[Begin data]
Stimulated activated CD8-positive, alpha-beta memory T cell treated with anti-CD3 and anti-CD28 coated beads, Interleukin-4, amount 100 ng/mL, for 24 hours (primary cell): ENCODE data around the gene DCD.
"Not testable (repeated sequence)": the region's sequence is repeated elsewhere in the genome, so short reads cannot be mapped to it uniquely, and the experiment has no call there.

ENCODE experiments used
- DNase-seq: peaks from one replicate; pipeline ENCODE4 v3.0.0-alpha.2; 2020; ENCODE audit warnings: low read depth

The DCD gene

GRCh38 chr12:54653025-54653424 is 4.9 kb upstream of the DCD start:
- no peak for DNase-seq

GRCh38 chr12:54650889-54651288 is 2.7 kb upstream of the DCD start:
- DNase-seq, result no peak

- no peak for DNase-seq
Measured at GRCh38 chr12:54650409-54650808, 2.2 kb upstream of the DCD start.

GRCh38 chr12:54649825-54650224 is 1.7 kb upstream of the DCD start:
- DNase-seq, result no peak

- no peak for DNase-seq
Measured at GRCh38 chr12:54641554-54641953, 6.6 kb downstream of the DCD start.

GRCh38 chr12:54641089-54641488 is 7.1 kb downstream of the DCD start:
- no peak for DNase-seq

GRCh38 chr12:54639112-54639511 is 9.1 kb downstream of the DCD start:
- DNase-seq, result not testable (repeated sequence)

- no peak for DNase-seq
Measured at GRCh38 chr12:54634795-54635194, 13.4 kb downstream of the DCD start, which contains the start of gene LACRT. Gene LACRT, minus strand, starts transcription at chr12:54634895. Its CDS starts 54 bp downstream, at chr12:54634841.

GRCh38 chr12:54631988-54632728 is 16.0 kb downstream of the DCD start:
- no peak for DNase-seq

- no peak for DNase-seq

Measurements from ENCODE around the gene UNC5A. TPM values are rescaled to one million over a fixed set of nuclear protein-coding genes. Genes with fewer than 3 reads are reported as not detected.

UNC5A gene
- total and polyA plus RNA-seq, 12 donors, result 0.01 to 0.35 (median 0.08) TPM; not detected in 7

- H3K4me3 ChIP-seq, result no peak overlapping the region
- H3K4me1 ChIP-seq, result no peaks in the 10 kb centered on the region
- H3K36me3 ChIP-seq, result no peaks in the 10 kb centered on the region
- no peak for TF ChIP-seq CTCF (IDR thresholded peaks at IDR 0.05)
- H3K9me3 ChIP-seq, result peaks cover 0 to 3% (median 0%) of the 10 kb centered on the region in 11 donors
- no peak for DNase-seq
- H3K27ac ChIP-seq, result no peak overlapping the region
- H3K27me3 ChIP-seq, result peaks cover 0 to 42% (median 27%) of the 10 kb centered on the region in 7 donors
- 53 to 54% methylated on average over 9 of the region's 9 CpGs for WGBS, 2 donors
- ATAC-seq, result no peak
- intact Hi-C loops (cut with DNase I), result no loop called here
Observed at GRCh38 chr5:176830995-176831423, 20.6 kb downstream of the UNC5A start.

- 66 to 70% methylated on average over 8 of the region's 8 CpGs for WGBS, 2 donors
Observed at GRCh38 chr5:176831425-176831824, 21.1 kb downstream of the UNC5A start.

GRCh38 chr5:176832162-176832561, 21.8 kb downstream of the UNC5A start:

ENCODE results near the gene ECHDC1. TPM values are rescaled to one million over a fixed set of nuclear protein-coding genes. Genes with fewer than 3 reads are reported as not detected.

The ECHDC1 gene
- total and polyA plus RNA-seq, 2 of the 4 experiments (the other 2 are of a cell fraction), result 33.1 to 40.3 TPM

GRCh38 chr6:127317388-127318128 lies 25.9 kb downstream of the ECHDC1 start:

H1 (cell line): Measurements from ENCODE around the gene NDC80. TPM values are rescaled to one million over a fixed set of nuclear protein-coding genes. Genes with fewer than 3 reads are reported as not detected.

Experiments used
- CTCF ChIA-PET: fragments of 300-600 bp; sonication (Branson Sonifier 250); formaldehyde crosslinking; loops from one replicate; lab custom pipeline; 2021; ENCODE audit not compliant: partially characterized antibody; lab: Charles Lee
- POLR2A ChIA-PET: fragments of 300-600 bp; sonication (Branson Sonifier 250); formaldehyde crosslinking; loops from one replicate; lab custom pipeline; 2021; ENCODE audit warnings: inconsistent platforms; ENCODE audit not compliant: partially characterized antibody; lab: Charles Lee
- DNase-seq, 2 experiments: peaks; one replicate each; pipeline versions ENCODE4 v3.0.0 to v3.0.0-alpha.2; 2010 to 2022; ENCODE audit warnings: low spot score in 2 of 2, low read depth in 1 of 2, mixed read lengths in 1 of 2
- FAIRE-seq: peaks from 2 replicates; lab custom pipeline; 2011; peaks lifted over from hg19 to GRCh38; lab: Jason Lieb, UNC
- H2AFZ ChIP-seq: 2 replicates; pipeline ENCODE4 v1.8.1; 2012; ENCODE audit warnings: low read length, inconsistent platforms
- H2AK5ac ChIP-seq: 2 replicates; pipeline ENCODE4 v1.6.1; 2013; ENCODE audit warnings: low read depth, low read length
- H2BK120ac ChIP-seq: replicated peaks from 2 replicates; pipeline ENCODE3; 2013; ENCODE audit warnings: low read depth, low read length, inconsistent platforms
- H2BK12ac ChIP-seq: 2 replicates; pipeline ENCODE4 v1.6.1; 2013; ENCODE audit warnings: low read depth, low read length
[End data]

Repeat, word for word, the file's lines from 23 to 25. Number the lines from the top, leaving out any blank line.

- no peak for DNase-seq

- no peak for DNase-seq

Measurements from ENCODE around the gene UNC5A. TPM values are rescaled to one million over a fixed set of nuclear protein-coding genes. Genes with fewer than 3 reads are reported as not detected.